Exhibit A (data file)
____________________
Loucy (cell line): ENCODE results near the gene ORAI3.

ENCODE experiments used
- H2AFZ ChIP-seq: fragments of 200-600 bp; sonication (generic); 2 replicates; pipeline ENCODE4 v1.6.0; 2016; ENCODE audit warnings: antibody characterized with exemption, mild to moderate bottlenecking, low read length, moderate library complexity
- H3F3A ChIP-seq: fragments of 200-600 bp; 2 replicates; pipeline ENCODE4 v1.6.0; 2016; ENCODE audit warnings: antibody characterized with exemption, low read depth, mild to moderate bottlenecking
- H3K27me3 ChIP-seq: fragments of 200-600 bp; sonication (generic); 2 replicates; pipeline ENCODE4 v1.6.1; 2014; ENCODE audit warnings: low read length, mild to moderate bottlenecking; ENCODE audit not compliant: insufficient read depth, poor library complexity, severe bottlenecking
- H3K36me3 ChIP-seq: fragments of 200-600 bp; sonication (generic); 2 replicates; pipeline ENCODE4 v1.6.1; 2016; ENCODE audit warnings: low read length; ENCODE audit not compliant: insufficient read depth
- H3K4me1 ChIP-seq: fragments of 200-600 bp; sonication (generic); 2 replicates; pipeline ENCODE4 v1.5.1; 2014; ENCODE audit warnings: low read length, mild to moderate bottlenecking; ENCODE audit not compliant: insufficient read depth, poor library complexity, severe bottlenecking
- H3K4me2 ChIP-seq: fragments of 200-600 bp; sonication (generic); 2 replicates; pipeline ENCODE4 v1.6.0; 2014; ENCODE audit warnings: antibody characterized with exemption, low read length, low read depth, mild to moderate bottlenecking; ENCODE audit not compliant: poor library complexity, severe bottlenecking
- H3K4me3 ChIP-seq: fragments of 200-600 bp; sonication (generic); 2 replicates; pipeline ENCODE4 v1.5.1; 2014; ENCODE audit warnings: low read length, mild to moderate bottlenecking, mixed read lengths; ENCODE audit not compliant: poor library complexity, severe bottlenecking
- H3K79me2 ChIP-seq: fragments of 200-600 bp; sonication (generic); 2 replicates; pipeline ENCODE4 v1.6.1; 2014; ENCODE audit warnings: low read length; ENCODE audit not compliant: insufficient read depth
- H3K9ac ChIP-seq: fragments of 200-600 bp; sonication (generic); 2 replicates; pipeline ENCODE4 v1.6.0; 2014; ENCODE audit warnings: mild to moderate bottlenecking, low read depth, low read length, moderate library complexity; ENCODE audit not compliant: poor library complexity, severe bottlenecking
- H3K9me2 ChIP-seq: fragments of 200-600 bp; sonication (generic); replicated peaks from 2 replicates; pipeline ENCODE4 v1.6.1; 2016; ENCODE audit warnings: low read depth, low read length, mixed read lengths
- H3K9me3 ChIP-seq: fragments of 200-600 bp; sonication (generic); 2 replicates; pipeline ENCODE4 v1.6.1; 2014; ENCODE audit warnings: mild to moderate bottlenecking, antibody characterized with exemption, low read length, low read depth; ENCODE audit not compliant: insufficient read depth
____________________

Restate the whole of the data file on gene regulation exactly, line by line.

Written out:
Loucy (cell line): ENCODE results near the gene ORAI3.

ENCODE experiments used
- H2AFZ ChIP-seq: fragments of 200-600 bp; sonication (generic); 2 replicates; pipeline ENCODE4 v1.6.0; 2016; ENCODE audit warnings: antibody characterized with exemption, mild to moderate bottlenecking, low read length, moderate library complexity
- H3F3A ChIP-seq: fragments of 200-600 bp; 2 replicates; pipeline ENCODE4 v1.6.0; 2016; ENCODE audit warnings: antibody characterized with exemption, low read depth, mild to moderate bottlenecking
- H3K27me3 ChIP-seq: fragments of 200-600 bp; sonication (generic); 2 replicates; pipeline ENCODE4 v1.6.1; 2014; ENCODE audit warnings: low read length, mild to moderate bottlenecking; ENCODE audit not compliant: insufficient read depth, poor library complexity, severe bottlenecking
- H3K36me3 ChIP-seq: fragments of 200-600 bp; sonication (generic); 2 replicates; pipeline ENCODE4 v1.6.1; 2016; ENCODE audit warnings: low read length; ENCODE audit not compliant: insufficient read depth
- H3K4me1 ChIP-seq: fragments of 200-600 bp; sonication (generic); 2 replicates; pipeline ENCODE4 v1.5.1; 2014; ENCODE audit warnings: low read length, mild to moderate bottlenecking; ENCODE audit not compliant: insufficient read depth, poor library complexity, severe bottlenecking
- H3K4me2 ChIP-seq: fragments of 200-600 bp; sonication (generic); 2 replicates; pipeline ENCODE4 v1.6.0; 2014; ENCODE audit warnings: antibody characterized with exemption, low read length, low read depth, mild to moderate bottlenecking; ENCODE audit not compliant: poor library complexity, severe bottlenecking
- H3K4me3 ChIP-seq: fragments of 200-600 bp; sonication (generic); 2 replicates; pipeline ENCODE4 v1.5.1; 2014; ENCODE audit warnings: low read length, mild to moderate bottlenecking, mixed read lengths; ENCODE audit not compliant: poor library complexity, severe bottlenecking
- H3K79me2 ChIP-seq: fragments of 200-600 bp; sonication (generic); 2 replicates; pipeline ENCODE4 v1.6.1; 2014; ENCODE audit warnings: low read length; ENCODE audit not compliant: insufficient read depth
- H3K9ac ChIP-seq: fragments of 200-600 bp; sonication (generic); 2 replicates; pipeline ENCODE4 v1.6.0; 2014; ENCODE audit warnings: mild to moderate bottlenecking, low read depth, low read length, moderate library complexity; ENCODE audit not compliant: poor library complexity, severe bottlenecking
- H3K9me2 ChIP-seq: fragments of 200-600 bp; sonication (generic); replicated peaks from 2 replicates; pipeline ENCODE4 v1.6.1; 2016; ENCODE audit warnings: low read depth, low read length, mixed read lengths
- H3K9me3 ChIP-seq: fragments of 200-600 bp; sonication (generic); 2 replicates; pipeline ENCODE4 v1.6.1; 2014; ENCODE audit warnings: mild to moderate bottlenecking, antibody characterized with exemption, low read length, low read depth; ENCODE audit not compliant: insufficient read depth